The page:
Toyota made a driver-centric hydrogen fuel cell four-door coupe, and I’m in love. Yes, it’s true, I cannot really explain why I think the 2020 Mirai is one of the most significant cars to come out in the last 10 years, and it seems only apt that we had to wait so long into this decade to enjoy it - but I’ll try to anyway.
The finished production version was only recently launched in Japan and California with more markets to follow, provided they have some existing or future production infrastructure or network of hydrogen filling stations.
I haven’t driven it yet, unfortunately, but regardless of how that experience might go, I don’t expect it to colour my high opinion of it or my adamance that the world needs more desirable hydrogen fuel cell vehicles out on the roads. Much the same could be said about the Honda Clarity or the first-generation Mirai, but for some reason those cars don’t hold the same emotional sway.
Hydrogen fuel cells as a technology holds a lot of promise, so much so that harnessing it to its full potential has the capacity to not only solve the looming fuel crisis but the world’s energy needs too. This is because it eliminates the crucial step of energy storage and distribution into something that resembles the fuel we use today.
Instead of having to deal with the different voltages and wattages and charge waiting times of a battery-powered electric vehicle, a hydrogen fuel-cell vehicle lets you simply refill the car with hydrogen, the most abundant element in the universe, at a filling station identical to the ones we use today.
Best of all, that tank is just a tank - albeit one that can be pressurised. It won’t inexplicably lose its holding capacity over time or cost you half the vehicle’s price (or more) to replace or eat up our Earth’s precious sources of non-renewable lithium.
In a few minutes, your tank is full, and the car is now capable of driving for many more hundreds of kilometres. That’s the wonderful simplicity of an FCEV, and with the second-generation Toyota Mirai, this technology now has the beautiful and technically advanced ambassador it always deserved.
When Toyota revealed the all-new Mirai at the 2019 Tokyo Motor Show, it was hard to believe that the company was being serious. The car was a huge conceptual and design departure from the previous version that could have passed off as their next-generation GR saloon, only coloured blue and more subdued with its more aggressive cues.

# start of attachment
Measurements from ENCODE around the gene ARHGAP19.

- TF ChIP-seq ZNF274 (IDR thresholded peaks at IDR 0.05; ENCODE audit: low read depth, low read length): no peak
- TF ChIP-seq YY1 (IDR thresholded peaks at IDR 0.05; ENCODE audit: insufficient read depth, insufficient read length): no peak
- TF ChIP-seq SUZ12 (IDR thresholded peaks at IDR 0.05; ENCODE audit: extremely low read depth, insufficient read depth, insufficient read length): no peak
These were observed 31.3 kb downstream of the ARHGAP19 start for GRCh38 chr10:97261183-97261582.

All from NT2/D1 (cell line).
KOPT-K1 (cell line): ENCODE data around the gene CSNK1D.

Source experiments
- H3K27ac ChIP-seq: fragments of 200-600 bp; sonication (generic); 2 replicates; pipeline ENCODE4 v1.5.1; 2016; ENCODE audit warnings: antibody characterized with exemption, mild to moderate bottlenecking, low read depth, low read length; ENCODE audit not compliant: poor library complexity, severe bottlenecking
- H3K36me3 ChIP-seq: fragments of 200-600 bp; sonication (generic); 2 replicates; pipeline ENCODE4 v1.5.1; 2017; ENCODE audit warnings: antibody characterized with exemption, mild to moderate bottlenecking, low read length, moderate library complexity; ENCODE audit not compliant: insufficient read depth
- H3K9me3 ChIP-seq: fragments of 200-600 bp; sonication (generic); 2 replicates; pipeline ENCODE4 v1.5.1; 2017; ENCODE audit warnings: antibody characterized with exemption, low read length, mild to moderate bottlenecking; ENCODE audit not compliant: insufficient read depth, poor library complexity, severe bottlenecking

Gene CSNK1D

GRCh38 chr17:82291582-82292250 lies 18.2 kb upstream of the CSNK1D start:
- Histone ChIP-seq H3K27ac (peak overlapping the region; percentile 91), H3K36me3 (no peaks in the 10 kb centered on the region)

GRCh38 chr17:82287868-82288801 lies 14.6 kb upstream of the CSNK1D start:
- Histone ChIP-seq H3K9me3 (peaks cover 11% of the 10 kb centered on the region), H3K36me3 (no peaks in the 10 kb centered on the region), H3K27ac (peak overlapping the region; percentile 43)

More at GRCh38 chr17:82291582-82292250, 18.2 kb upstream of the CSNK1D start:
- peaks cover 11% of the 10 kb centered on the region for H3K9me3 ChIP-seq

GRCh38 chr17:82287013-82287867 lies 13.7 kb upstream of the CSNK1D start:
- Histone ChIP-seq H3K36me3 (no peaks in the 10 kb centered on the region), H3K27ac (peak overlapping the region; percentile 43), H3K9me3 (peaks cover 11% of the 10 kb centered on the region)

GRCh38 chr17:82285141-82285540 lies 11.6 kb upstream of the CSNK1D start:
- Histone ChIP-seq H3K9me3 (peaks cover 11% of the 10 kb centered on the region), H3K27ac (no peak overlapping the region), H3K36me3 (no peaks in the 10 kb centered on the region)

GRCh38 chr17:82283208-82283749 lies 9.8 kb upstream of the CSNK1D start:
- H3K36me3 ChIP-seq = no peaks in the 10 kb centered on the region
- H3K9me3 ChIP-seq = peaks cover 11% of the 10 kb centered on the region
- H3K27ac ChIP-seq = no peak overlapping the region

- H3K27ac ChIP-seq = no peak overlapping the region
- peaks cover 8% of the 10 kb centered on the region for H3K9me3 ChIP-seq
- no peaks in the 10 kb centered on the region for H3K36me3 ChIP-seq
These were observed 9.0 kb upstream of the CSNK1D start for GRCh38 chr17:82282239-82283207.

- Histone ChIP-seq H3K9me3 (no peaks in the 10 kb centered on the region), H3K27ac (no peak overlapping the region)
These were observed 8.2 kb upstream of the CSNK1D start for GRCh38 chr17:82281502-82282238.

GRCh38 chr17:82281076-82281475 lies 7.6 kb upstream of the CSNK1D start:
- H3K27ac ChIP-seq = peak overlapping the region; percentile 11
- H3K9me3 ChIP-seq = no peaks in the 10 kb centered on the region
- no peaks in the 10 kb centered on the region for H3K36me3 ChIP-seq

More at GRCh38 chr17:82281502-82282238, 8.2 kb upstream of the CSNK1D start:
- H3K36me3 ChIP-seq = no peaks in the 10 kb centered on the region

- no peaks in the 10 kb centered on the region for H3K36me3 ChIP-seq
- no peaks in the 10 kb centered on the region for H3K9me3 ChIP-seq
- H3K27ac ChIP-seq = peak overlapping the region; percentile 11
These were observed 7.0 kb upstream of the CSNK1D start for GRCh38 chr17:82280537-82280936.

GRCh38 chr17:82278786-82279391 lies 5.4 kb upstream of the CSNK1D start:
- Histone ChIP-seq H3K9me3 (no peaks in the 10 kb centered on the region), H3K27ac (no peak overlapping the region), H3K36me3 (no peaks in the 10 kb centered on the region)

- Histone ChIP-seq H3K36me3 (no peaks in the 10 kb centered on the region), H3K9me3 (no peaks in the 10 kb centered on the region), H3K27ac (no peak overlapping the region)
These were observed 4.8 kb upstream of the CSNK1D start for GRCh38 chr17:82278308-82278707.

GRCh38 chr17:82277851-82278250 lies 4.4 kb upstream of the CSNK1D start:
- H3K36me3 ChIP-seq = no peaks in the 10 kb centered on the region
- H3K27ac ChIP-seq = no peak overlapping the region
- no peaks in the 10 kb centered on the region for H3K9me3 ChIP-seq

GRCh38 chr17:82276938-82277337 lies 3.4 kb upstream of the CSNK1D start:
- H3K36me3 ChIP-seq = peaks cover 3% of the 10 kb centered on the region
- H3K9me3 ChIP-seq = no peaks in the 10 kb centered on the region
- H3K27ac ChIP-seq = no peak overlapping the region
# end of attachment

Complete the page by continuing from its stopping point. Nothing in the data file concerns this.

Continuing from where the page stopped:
Toyota finally recognised that FCEVs desperately needed a PR overhaul, and that their first and boldest assault plan was to be spearheaded by a sleek and sexy all-new car. It keeps the name, sure, but that long bonnet, sloping fastback-style roofline, large alloy wheels, low centre of gravity, rear-wheel drive layout, and near 50:50 weight distribution are entirely unnecessary if maximal interior space and a compact (i.e efficient) footprint were the only goal.
This new Mirai sits on the TNGA-L platform which happens to also underpin the flagships Lexus LS luxury saloon and Lexus LC two-door grand tourer, so there’s no doubt that Toyota wanted its occupants to be well served by the best architecture it has for luxury and driving dynamics. They knew what they were doing.
Untethered by the previous car’s disjointed set of priorities, the company’s fuel cell powertrain now truly has a stage to shine. With the electric traction motor placed at the rear axle, there is some shuffling to distribute the various components. Ironically, despite this new version being a significantly larger car overall, the switch to RWD has meant a hydrogen fuel-cell stack that is lighter and smaller than its predecessor.
In its utilising the stored compressed hydrogen to generate electricity with water vapour as a byproduct, the 2020 Mirai can access an instantaneous 182hp and 300Nm via its single rear electric motor. A new lithium-ion battery stores any excess electricity generated from the hydrogen fuel cell as well as that recouped by the car’s regenerative braking system.
While power is raised, torque is down by 35Nm over the older model. However, thanks to revised gearing and a better weight distribution, this 2020 car is able to put more of that twist onto the road and boasts quicker acceleration as a result. Another upshot of its layout is the doubling of the Mirai’s hydrogen storage reserves, resulting in a claimed 30 percent increase in driving range to beyond 650km.
Still, with 9.2 seconds needed to sprint to 96km/h from rest, its performance isn’t anywhere near a match for the battery-powered Teslas and Porsche Taycans.
This is perhaps the biggest reason why Toyota was hard set on using the most capable architecture available to them so that, even if the Mirai wasn’t competitive on raw speed and acceleration numbers, it would have put its best foot forward with an impressively nimble and athletic handling matched to class-leading refinement and comfort.
Now with this car as its new figurehead, the FCEV has its best chance yet at carving a solid foothold in an automotive landscape edging to more sustainable solutions. Though Toyota and other automakers have been chipping away at the technology, we’ve only scratched the surface of what this hydrogen fuel cells are capable of delivering.
This is the first car of its kind to bridge the consumer divide and make a compelling case for itself to the average car buyer. The emotional component of the Mirai’s appeal can’t be overstated, but it follows that up with a package that also offers effortless luxury, safety, practicality, fun factor, and zero emissions. If the network of hydrogen filling stations can keep up, the Mirai could change the world. And I still cannot wait to drive one!